New evidence suggests that the first domestic dogs appeared on opposite sides of the Eurasian continent more than 12,000 years ago. Two separate populations of wolves thousands of miles apart may have befriended humans and given rise to the domestic dog.
Later, the eastern dogs dispersed with migrating humans and bred with those from the west. Today, most dogs are a mixture of these ancient and once separate descendants of wolves, scientists believe.
The origins of man’s best friend is a hotly debated topic, with experts disagreeing about where and when wolves were first domesticated.
Some have pointed to Europe and others to central Asia or China, but up until now it was thought the transformation of wolves into domestic dogs only happened once.
For the new study, a team led by scientists from Oxford University analysed DNA from 59 ancient dogs that lived between 3,000 and 14,000 years ago.
Researchers also sequenced the full genome, or genetic code, of a 4,800-old-dog from Newgrange, Ireland, using one of the animal’s bones.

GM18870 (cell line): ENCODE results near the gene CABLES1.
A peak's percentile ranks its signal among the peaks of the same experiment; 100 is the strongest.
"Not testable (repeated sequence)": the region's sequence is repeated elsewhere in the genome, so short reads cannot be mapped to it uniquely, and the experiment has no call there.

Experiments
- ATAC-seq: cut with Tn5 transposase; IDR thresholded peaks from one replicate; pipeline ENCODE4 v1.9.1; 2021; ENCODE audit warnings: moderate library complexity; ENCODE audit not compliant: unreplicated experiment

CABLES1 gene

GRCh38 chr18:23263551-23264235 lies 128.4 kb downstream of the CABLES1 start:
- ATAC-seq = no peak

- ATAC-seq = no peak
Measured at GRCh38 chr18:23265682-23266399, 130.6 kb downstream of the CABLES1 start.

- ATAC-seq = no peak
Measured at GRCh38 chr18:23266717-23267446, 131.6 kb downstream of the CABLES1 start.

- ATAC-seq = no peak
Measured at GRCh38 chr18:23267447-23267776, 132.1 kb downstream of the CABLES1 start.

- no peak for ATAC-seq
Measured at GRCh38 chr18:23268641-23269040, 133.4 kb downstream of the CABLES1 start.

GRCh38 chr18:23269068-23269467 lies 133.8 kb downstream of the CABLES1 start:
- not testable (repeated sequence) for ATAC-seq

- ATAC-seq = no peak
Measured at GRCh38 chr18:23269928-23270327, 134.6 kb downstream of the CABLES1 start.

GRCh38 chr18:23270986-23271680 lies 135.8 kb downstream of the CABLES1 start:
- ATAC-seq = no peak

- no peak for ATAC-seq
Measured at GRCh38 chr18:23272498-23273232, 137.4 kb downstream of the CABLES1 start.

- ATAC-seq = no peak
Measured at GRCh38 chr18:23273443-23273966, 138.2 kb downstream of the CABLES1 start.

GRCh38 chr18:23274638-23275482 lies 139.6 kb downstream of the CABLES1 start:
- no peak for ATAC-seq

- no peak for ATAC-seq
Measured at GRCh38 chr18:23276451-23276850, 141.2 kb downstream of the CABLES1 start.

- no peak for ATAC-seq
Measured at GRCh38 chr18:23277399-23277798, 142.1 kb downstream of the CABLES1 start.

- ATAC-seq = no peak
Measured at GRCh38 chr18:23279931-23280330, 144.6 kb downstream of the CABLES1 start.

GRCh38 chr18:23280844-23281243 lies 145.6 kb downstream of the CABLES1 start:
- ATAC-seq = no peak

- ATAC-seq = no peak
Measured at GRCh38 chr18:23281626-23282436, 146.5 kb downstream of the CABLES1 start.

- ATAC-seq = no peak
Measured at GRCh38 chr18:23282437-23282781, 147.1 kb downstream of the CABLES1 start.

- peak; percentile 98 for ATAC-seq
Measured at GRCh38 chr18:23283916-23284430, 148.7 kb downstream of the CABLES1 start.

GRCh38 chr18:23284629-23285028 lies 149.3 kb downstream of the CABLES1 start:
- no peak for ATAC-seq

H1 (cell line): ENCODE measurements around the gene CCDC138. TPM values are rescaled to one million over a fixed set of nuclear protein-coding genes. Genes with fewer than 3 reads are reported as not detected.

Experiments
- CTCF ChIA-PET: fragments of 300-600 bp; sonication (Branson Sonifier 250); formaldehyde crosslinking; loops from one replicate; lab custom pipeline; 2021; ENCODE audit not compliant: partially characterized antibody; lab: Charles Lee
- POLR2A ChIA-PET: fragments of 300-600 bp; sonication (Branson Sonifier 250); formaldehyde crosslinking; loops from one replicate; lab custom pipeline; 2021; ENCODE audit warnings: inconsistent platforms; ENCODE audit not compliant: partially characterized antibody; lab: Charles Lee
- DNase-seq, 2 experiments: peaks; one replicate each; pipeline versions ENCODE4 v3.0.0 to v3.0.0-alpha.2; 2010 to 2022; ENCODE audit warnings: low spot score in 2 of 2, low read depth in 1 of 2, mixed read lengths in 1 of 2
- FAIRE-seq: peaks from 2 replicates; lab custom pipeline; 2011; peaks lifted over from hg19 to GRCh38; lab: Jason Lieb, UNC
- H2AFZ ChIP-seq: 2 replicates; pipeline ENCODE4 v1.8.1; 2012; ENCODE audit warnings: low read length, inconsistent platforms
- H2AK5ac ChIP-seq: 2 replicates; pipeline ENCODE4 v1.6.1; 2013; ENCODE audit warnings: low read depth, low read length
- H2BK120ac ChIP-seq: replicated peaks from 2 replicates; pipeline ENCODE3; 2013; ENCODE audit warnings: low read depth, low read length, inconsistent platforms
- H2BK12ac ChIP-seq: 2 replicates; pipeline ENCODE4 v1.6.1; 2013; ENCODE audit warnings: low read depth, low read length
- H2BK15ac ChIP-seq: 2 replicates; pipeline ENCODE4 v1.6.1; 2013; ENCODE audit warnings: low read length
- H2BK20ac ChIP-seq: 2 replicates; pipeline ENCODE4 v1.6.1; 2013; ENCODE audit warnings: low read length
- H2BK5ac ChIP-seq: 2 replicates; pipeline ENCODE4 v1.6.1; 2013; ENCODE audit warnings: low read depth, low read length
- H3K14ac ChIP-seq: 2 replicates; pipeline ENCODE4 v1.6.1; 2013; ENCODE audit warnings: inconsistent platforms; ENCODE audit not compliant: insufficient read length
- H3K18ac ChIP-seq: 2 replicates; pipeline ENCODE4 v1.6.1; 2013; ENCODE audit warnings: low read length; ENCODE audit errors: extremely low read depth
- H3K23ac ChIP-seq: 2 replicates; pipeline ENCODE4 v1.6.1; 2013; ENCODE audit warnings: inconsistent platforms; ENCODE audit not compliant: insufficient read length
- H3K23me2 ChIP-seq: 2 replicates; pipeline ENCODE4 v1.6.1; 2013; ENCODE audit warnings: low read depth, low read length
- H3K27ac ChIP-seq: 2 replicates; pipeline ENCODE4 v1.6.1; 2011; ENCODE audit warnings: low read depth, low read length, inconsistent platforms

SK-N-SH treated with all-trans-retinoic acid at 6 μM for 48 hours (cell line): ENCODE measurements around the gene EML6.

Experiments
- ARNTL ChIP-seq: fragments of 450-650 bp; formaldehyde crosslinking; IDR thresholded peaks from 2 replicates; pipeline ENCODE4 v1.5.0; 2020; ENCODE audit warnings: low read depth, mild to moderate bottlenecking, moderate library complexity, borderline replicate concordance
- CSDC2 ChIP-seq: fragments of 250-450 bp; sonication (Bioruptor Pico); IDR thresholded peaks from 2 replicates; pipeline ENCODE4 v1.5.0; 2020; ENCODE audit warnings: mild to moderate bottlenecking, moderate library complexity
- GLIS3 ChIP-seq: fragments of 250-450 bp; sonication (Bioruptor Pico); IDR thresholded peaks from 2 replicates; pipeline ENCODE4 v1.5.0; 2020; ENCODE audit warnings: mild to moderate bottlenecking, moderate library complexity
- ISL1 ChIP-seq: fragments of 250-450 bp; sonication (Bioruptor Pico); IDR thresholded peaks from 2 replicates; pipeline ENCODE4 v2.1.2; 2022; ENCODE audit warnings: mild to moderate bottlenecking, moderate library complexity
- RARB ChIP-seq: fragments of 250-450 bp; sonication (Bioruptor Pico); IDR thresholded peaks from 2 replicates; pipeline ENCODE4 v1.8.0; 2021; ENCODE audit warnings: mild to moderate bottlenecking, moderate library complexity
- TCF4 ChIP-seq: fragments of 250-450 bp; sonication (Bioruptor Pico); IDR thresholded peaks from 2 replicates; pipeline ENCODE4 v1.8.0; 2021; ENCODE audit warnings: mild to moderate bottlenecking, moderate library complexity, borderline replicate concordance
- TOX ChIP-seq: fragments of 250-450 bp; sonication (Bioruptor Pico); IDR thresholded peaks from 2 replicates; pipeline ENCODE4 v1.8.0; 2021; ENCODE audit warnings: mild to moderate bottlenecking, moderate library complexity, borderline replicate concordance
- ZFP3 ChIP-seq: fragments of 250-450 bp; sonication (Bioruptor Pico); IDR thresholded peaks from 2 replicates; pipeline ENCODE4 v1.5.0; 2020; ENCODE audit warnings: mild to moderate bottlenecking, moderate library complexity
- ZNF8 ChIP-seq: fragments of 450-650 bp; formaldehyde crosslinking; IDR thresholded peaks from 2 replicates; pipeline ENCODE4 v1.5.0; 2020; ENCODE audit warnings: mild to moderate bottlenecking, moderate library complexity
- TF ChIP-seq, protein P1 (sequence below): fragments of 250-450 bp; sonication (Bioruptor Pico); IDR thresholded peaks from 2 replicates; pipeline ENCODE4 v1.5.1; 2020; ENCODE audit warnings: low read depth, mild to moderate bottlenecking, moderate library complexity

Comparing the data with DNA signatures from more than 2,500 previously studied modern dogs, as well as archaeological evidence, revealed a genetic split between modern dog populations from eastern Asia and Europe.
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The findings are reported in the current issue of the journal Science.
Professor Greger Larson, from Oxford University, said: “Animal domestication is a rare thing and a lot of evidence is required to overturn the assumption that it happened just once in any species.
“Our ancient DNA evidence, combined with the archaeological record of early dogs, suggests that we need to reconsider the number of times dogs were domesticated independently. Maybe the reason there hasn’t yet been a consensus about where dogs were domesticated is because everyone has been a little bit right.”
Colleague Professor Dan Bradley, from Trinity College Dublin, who led analysis of the Newgrange bone, said: “The Newgrange dog bone had the best preserved ancient DNA we have ever encountered, giving us prehistoric genome of rare high quality.
“It is not just a postcard from the past, rather a full package special delivery.”
Co-author Professor Keith Dobney, who co-directs the dog domestication project at the University of Liverpool, said a “new coherent story” of the origins of the domestic dog was now beginning to emerge.
He added: “With so much new and exciting data to come, we will finally be able to uncover the true history of man’s best friend.”
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